Bill and I told Lonnie Falk about our system at one of the Rainbowfests (1989 or 1990, I am guessing), and he wanted us to do a video of it, showing it in action. We did record some footage, but never finished that project, and unfortunately, that tape has since been lost.
Rainbowfest 1989 Photos
The following are photographs I took at the 1989 Chicago Rainbowfest. This would have been the 4th one I attended, having been to my first one in May, 1986. Now, admittedly, my memory from that far back is a bit fuzzy, so I may be remembering some details incorrectly. If so, please feel free to email me with corrections. I should also note that some of these have appeared before on Facebook, in the group for Boisy Pitre and Bill Loguidice’s book, "Coco The Colorful History of Tandy’s Underdog Computer". I should also mention (although it will be obvious), that my flash had apparently quit working. Wish I had a digital camera back then, so that I could have seen that the pictures were not turning out that well. Also, these photos have been lying around since then, and have gotten a bit scratched.
Hyatt Regency Schaumburg Hotel, where Rainbowfests for Chicago were held in the 1980’s. The very first one I attended in 1986 was also at this hotel, at the same time the Chicago Bears football team were having a function there.
OS-9 Users Group booth at Rainbowfest Chicago 1989. Has the famous ad/poster hanging on the wall, saying "MS-DOS… Just say NO!" (a play on the anti-drug campaign slogan used by Nancy Reagan at the time). In the foreground to the left is the back of Kent Meyers, a great guy who was part of the OS-9 Level II version 3 upgrade project, rewriting GShell (amongst other things).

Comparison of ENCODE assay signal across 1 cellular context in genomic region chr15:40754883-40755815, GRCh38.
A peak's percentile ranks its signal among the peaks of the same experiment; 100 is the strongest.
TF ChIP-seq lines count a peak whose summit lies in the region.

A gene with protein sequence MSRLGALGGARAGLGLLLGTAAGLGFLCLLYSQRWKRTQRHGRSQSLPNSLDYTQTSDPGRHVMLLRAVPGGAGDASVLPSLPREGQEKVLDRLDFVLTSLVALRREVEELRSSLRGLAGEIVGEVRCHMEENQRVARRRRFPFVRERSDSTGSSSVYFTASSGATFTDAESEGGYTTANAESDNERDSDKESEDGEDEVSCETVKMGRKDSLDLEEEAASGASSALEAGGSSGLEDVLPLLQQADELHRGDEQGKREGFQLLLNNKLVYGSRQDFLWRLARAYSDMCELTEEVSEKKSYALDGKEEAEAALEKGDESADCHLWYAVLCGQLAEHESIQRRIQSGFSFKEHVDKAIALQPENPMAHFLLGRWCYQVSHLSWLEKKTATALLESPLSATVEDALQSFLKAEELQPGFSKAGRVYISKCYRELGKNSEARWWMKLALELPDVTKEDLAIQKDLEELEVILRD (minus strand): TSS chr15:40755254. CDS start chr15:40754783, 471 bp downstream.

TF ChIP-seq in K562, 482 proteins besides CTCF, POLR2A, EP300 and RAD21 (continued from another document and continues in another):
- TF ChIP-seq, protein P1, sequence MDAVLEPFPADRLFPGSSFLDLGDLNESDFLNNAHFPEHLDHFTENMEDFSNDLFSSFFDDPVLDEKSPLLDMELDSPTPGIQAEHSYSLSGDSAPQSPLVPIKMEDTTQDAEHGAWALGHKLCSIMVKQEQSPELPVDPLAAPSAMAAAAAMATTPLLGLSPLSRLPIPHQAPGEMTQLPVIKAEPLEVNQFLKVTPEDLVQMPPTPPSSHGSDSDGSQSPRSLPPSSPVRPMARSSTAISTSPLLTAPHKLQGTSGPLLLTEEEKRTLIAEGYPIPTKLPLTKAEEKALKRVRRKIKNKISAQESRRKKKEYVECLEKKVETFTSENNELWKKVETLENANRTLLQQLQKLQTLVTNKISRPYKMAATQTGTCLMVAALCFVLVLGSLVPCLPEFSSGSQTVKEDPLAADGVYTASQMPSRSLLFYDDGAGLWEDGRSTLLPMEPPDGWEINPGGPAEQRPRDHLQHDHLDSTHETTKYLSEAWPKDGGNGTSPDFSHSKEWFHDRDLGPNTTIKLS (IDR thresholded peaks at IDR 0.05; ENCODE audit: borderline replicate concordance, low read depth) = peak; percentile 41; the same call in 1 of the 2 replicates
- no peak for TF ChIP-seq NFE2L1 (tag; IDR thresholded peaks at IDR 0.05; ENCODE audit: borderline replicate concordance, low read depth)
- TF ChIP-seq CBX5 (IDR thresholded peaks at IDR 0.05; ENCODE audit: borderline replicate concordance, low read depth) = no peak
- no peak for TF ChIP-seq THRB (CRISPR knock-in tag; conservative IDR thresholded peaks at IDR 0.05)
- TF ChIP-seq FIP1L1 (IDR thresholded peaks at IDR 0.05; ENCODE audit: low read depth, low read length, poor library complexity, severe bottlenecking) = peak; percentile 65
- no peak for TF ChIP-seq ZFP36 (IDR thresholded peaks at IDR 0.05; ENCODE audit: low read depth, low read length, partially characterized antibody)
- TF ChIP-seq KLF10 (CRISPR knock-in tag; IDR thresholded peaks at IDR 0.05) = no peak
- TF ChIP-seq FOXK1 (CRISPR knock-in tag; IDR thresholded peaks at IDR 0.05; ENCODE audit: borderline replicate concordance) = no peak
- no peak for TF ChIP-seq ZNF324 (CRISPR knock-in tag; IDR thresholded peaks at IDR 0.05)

Public Domain Software’s booth at Rainbowfest Chicago 1989. They sold public domain software disks for cheap (RS-DOS, OS-9, PC, etc.) This is back before the Internet got popular, and the only other way to get PD software was either BBS’s or online services like CompuServe, Delphi, etc. That is me to the left making a checklist of which disks I wanted.
Cer-Comp’s booth at Rainbowfest Chicago 1989. Cer-Comp was famous for having one of the very early editor/assemblers for the Coco, and did a lot of hardcore programming and utility programs. They were also famous for Window Master (and programs for it), which was a windowing system for RS-DOS that was more advanced than the OS-9 Level II version at the time (and their ad stating “you don’t have to be an OS-9 Rocket Scientist to do overlapping windows” inspired Kevin Darling and others to start the Version 3 upgrade project).
Disto/CRC’s booth at Rainbowfest Chicago 1989. Disto was run by Tony Distefano (I believe his brother is holding the paper in the photo), who also had a hardware column in the Rainbow magazine every month. He designed a lot of hardware add-on’s for the Cocos, including multi-ROM disk controllers, no-halt disk controllers (including a mini bus where you could add a real time clock, parallel port, hardware serial port, etc.), as well as RAM upgrades. They also did the 1MB and 2MB RAM upgrades, which were popular with devoted hardware enthusiasts and OS-9 aficionados.